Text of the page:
How to care for parrots
Here's how to care for parrots to keep both you and your bird happy and healthyHaving owned a cockatoo and parakeets and bred and raised many cockatiels, I can attest to the fact that parrots and people make great pals. Parrots are beautiful and intelligent creatures that can become fun members of your household, but they do require some special attention.
Learn how to care for parrots before you decide what kind to get and you'll ensure that both you and your pet will be happy.
The size of your parrot will determine the size of the cage you need. For safety, stainless steel cages and wrought iron cages are best. The cage should be big enough for the bird to spread both of its wings without catching them on anything. There should also be plenty of room for the parrot to climb around on both perches and the cages bars, since exercise is important for your bird’s health.
Cleanliness is also important for keeping your parrot in good shape. Many cages have removable bottoms to allow easy access for replacing the paper every two or three days. A big door will help when you need to clean the bars, scrape the perches and disinfect or replace your bird's toys.
Locate the cage in an area where it's easy to clean around it because seeds and feathers have a way of ending up on the floor. Also, consider putting the cage against a wall - it will give your bird a sense of security. provide some warmth and protect it from drafts. Finally, make sure the cage is as far away from the kitchen as possible - smoke and cooking odors can be deadly to birds.
In the wild, parrots eat a wide variety of foods, so a broad diet is good for your pet bird too. There are excellent pellet foods designed for specific birds and these are less messy than seeds with shells, which are good as treats. Parrots also like vegetables, both leafy and other kinds, as well as grains, beans and some fruits. Check with a reliable pet store owner, breeder or bird book for foods to avoid. Avocados, caffeine, alcohol, fried foods, chocolate and sweet or salty snacks are bad for any bird.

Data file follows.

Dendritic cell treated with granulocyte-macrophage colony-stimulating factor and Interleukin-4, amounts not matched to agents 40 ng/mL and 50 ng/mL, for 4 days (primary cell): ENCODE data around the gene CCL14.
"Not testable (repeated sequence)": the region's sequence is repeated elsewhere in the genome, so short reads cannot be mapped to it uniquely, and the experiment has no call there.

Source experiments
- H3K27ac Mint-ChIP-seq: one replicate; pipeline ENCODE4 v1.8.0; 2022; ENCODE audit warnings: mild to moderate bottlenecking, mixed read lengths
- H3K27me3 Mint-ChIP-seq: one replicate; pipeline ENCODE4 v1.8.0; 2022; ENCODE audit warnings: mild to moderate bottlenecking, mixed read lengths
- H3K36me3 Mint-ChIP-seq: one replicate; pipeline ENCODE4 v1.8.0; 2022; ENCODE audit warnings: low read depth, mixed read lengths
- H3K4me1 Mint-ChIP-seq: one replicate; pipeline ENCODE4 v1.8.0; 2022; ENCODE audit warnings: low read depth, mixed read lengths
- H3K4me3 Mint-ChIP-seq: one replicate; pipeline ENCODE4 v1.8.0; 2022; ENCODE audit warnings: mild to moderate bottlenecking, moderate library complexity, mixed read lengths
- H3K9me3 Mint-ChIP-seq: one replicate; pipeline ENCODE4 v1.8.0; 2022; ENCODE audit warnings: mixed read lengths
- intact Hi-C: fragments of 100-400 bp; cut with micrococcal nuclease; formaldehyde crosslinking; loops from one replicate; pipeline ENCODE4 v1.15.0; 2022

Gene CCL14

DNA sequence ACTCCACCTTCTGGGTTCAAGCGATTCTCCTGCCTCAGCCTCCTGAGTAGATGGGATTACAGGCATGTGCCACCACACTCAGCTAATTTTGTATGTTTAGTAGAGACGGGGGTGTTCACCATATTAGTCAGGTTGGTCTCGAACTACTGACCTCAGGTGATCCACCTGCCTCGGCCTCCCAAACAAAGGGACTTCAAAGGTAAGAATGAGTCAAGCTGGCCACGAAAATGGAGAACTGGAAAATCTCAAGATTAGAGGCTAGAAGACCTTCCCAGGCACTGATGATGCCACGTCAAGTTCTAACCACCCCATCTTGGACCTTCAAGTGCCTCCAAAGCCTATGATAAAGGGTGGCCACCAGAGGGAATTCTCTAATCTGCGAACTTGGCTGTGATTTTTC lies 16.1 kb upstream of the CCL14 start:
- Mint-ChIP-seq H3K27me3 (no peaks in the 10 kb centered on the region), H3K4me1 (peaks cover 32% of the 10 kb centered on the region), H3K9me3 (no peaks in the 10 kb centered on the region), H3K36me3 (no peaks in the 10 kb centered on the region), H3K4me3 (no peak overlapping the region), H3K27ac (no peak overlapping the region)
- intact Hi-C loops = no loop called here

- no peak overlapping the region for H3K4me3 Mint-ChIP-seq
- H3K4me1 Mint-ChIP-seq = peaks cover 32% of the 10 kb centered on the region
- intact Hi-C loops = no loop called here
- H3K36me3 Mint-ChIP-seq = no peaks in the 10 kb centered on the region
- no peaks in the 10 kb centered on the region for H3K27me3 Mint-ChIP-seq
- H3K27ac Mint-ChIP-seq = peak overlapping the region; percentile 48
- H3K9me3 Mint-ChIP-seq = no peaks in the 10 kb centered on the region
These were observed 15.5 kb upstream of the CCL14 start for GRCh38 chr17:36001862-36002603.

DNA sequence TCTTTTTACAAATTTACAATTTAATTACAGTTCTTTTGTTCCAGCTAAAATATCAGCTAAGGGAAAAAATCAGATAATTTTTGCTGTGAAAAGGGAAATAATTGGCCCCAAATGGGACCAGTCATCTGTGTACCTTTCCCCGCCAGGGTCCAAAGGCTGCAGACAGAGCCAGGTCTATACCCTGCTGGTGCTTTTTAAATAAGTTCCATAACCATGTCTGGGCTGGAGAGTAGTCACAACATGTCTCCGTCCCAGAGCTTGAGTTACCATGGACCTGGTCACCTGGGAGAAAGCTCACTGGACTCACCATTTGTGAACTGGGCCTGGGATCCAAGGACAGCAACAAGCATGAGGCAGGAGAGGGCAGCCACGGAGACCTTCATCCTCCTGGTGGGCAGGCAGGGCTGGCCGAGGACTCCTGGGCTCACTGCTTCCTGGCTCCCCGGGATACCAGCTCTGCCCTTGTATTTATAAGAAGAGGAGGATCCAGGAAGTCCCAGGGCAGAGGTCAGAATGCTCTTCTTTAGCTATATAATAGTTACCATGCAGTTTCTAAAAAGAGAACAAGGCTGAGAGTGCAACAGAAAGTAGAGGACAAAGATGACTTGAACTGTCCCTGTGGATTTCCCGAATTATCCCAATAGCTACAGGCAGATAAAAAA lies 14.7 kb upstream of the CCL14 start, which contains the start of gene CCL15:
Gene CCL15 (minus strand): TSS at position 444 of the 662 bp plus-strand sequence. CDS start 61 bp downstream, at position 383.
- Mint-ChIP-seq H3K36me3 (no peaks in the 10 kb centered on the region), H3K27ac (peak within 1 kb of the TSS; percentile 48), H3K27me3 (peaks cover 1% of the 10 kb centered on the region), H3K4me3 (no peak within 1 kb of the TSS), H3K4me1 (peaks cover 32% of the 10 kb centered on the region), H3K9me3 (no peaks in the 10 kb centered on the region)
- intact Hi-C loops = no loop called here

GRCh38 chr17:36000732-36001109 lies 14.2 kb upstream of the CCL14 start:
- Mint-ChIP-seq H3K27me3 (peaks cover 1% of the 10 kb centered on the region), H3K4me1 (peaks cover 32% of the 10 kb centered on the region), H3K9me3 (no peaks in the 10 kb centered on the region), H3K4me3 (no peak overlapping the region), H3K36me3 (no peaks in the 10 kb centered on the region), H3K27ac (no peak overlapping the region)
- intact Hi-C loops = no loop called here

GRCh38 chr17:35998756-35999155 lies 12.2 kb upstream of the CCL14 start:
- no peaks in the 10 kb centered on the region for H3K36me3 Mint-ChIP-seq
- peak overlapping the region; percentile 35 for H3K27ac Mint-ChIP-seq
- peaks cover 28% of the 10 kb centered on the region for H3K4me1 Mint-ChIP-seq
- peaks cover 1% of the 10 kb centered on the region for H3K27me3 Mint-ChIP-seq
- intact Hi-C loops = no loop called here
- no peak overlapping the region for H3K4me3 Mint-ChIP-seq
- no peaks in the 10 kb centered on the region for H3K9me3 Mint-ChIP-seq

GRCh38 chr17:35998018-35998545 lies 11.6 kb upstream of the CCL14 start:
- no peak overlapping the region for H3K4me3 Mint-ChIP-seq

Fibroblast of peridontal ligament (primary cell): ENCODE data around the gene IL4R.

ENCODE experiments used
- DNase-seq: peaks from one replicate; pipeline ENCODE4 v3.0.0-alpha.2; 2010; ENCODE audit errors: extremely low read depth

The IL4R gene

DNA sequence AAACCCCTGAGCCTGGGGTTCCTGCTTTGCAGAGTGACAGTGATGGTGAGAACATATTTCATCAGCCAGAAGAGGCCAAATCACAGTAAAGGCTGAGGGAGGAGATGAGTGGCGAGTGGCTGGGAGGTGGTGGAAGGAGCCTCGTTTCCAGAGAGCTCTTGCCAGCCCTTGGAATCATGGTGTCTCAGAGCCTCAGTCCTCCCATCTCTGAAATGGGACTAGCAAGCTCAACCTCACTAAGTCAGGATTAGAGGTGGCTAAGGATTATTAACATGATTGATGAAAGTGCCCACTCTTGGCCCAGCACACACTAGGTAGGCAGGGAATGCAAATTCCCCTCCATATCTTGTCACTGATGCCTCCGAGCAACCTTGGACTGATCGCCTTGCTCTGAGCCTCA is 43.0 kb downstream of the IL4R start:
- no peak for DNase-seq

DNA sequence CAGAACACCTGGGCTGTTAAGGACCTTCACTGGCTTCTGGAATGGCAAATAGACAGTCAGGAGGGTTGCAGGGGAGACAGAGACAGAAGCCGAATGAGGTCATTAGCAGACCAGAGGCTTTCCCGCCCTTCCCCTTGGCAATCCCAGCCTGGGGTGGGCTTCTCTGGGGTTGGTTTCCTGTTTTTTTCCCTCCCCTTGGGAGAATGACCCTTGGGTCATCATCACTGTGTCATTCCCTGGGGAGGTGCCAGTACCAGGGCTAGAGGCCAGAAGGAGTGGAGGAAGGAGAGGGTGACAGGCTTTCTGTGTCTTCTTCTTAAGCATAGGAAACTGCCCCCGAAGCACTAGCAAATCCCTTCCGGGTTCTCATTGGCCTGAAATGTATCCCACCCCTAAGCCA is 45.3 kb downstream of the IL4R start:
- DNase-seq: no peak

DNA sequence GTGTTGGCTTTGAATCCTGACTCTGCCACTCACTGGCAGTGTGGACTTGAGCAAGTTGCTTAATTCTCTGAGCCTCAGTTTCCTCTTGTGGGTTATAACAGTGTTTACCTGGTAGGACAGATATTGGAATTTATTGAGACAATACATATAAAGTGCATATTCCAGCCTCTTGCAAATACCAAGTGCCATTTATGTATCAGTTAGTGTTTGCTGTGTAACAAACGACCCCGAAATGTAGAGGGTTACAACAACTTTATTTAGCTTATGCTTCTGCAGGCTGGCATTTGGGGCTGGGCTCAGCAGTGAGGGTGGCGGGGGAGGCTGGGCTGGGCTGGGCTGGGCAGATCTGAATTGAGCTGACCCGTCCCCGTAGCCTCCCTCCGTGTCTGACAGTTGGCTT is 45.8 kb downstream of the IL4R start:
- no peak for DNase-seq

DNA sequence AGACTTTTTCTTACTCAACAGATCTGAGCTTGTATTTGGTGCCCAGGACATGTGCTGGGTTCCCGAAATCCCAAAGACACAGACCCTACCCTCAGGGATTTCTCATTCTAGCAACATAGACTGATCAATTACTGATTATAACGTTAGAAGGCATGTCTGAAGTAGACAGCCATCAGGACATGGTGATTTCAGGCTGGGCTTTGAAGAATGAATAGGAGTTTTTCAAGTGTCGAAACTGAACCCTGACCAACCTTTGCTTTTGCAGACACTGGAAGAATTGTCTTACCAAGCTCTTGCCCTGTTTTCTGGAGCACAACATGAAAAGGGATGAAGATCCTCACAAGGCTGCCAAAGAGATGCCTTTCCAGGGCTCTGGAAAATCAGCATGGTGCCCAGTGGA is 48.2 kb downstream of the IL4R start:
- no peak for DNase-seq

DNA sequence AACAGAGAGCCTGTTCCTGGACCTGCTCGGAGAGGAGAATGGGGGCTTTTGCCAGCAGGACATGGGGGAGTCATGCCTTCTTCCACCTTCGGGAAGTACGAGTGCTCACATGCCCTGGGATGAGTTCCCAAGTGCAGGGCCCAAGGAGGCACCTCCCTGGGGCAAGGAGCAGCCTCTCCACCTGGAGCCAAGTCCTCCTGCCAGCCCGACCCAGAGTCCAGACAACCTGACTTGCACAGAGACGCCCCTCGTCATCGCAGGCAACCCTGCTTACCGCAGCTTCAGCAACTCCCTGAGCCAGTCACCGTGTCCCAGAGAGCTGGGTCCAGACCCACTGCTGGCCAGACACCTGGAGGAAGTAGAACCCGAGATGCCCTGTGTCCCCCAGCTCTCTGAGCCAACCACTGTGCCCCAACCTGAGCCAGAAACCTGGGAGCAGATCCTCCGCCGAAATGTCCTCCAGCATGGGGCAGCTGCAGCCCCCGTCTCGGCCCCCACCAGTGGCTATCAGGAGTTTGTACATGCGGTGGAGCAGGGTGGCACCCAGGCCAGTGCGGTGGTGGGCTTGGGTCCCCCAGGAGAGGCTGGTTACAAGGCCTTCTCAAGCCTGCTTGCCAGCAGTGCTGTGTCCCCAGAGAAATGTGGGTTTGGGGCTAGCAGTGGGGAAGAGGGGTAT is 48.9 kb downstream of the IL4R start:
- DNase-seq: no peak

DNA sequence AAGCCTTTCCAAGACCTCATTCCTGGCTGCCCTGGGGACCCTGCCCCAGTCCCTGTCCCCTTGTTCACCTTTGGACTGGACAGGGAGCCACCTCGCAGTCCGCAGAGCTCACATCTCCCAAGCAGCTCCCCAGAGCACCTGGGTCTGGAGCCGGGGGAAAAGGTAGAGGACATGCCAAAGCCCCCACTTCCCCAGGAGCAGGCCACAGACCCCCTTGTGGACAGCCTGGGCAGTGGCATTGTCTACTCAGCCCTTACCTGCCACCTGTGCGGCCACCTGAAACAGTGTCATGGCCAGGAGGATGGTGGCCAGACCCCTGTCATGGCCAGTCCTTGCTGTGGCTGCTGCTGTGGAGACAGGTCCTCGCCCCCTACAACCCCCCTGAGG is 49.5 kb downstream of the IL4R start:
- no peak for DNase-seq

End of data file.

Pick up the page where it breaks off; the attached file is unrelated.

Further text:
Parrots are both intelligent and highly social creatures. When one comes into your home, you become its flock. To be a good flock member means you should play with your parrot daily and teach it to talk and do simple tricks. There are excellent books and videos available to help you teach your bird quickly and easily. When you're not around, make sure your parrot has plenty to keep it occupied by providing it with safe and entertaining toys.
To keep your parrot healthy, learn to trim its feathers, claws and beak, or take it to a vet or bird groomer. Give your bird frequent baths with a water mister to help it clean itself. Find a reputable avian veterinarian and get on a regular schedule. Know where the nearest animal emergency clinic is and make sure they treat birds. Finally, consider joining a bird club so you can meet and share experiences with other owners – you’ll find out that parrot owners like to talk as much as their birds do.
Parrots are long-lived creatures - many species can live over 50 years. Learn how to care for your parrot and it will reward you with fun, companionship and even conversation for a long time.